When you work in water utilities, there are always some valves that you want to know the position of, whether for fire suppression, frequently-exercised valves or those that require a very fast response to an emergency. One option you could consider is adding a Post Indicator Valve or PIV to that part of your system. But what is it, how does it work and where should you add it? Here's a quick overview to help get you started.
Available to work with gate valves between 3" and 24", these heavy-duty valves are used with automatic sprinkler and wet standpipe systems. When the system main valve is located under pavement or concrete, it can be difficult to tell whether the valve is open or closed at any given point. A post indicator system includes a means of exercising the valve above pavement that includes an indicator to show whether the valve is currently in an open or closed position. The handle is typically located on top of the post and is locked in either the open or closed position when not in use, creating a slim profile to prevent anything from catching on it accidentally.
When the gate valve is fully lowered to open the valve, the indicator is lowered to read that the valve is open, making it easily apparent to anyone nearby that the valve is in operation. Later, the valve is raised to close the connection, raising the indicator that shows that the valve has been closed, allowing fire department or water utility personnel to quickly verify that it has been completely closed. The locking position of the handle ensures that the valve will have been either completely opened or closed rather than being left partially open.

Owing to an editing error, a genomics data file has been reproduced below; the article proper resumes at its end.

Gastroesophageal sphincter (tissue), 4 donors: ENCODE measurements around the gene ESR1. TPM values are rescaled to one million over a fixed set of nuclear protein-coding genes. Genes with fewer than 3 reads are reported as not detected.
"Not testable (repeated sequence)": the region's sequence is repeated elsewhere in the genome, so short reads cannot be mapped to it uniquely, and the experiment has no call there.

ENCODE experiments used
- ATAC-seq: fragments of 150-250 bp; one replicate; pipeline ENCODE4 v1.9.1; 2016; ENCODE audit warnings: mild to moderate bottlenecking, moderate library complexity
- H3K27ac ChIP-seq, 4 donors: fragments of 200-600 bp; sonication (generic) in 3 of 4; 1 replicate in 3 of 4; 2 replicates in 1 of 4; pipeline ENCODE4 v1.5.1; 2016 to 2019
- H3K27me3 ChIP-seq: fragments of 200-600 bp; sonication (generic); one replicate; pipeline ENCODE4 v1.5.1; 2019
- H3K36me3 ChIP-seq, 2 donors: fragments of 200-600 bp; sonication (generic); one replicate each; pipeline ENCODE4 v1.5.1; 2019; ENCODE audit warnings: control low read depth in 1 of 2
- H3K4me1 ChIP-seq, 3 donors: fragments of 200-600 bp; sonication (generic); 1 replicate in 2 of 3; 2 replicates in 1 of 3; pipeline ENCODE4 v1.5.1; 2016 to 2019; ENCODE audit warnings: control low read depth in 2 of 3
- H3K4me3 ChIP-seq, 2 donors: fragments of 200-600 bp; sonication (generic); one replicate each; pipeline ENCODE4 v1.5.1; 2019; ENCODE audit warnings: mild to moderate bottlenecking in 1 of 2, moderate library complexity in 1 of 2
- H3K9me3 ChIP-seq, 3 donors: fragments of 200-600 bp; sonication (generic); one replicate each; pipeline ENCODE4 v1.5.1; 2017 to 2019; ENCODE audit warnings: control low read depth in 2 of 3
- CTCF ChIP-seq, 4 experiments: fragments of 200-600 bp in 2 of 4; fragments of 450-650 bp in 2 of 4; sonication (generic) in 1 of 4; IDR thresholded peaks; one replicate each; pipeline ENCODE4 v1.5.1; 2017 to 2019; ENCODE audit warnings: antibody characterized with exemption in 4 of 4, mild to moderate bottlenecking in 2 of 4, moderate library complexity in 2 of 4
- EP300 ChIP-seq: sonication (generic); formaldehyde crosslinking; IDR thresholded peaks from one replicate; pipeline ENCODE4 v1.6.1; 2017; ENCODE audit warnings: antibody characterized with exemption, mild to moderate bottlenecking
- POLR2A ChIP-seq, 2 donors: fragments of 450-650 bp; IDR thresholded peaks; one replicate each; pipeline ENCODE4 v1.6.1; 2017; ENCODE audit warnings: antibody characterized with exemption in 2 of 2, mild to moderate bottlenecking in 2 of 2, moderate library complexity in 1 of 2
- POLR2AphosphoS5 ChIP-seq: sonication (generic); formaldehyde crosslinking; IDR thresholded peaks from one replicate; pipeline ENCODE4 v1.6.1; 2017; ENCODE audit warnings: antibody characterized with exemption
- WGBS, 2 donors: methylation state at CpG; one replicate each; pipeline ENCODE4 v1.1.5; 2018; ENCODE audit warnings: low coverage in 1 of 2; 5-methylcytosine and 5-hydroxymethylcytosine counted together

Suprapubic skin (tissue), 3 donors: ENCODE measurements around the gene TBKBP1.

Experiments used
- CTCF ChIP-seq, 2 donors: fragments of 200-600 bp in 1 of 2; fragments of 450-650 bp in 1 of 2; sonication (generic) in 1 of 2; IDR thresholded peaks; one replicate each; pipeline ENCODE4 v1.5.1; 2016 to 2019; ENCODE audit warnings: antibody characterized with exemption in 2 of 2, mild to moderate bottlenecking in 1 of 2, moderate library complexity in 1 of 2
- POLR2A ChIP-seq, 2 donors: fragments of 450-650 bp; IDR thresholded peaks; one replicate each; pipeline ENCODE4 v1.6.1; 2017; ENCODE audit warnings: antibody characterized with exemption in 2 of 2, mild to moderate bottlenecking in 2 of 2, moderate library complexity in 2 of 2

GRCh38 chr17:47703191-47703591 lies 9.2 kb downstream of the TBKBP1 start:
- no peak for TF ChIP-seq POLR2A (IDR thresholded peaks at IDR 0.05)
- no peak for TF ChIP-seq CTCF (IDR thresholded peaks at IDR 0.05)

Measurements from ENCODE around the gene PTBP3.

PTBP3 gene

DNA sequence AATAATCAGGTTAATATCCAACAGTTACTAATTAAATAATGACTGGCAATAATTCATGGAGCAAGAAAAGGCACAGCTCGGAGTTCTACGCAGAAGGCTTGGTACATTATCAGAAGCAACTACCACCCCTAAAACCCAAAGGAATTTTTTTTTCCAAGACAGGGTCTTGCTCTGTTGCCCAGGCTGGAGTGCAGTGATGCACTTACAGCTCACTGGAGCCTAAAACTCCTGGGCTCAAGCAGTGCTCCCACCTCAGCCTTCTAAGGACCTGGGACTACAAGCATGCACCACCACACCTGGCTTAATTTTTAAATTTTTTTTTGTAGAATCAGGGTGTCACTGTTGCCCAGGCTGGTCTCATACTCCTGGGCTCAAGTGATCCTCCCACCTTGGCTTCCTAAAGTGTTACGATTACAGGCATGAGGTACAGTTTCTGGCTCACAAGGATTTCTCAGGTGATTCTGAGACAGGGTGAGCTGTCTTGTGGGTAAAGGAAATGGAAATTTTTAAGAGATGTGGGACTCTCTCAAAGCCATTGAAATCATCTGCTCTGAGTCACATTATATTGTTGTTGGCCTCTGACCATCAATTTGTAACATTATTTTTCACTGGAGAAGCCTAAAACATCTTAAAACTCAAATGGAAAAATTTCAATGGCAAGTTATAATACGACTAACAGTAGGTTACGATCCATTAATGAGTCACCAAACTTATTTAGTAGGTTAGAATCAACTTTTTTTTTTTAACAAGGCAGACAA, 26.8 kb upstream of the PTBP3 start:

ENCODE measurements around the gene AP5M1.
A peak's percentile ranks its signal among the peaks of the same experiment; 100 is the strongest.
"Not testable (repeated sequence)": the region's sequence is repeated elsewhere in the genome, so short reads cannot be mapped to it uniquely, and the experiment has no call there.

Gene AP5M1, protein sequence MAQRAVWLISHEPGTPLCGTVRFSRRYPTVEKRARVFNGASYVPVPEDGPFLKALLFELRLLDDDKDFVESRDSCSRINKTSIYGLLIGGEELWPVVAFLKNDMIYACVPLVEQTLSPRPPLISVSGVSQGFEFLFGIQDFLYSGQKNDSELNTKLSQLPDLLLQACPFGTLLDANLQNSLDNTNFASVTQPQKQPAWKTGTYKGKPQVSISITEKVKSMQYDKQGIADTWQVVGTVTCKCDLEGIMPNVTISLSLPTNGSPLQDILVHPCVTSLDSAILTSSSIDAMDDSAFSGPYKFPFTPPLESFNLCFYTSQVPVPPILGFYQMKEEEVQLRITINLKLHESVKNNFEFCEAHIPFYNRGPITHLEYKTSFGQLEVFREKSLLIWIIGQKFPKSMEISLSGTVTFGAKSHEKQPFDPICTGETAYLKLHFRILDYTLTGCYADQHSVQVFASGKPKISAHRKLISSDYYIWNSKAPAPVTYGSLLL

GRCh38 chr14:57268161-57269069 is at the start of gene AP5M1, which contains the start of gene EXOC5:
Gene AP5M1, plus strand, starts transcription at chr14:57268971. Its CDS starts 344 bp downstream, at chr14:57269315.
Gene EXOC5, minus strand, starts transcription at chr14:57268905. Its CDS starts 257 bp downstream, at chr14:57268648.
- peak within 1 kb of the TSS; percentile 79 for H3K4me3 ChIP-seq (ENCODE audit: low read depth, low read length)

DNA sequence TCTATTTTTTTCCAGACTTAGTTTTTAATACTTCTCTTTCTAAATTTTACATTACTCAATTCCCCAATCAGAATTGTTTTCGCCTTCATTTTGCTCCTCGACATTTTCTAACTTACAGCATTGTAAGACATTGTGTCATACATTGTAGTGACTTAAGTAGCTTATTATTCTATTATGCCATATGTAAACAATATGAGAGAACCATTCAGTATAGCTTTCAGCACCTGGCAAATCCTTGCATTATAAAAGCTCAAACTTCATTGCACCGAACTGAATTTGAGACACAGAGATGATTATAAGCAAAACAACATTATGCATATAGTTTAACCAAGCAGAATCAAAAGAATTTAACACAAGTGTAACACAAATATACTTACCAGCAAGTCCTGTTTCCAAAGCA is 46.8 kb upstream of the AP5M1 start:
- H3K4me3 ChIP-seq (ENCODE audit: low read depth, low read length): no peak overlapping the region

PIVs typically include some form of adjustment, so they can be used to retrofit an existing valve if you have a paving or construction project that is expected to impede access to your existing gate valves. They can also be adjusted to a wide range of gate valves from different manufacturers, providing that the valve adjustment head and the PIV's wrench end match, as the indicator blank can be adjusted up or down into the correct position for that particular combination. This can be accomplished in the field without too much trouble, allowing your crew to implement this type of system.
Beyond fire suppression systems, you could also include PIVs in areas where you've had frequent maintenance or breaks in the past, allowing your crew to tell at a glance whether the valve is open or closed so that they can quickly move it into the position they need without any guess work. By incorporating PIVs into your fire suppression and critical infrastructure systems, you can rest assured that at a glance, the position of the valve is instantly known. But what if you're not quite sure if it will work well with your system or if you don't know which valve to put into place for a new part of your system? The experts at Team EJP are ready to help. Please feel free to contact us today with any questions, for further details or to discover which valve is the right option for your needs.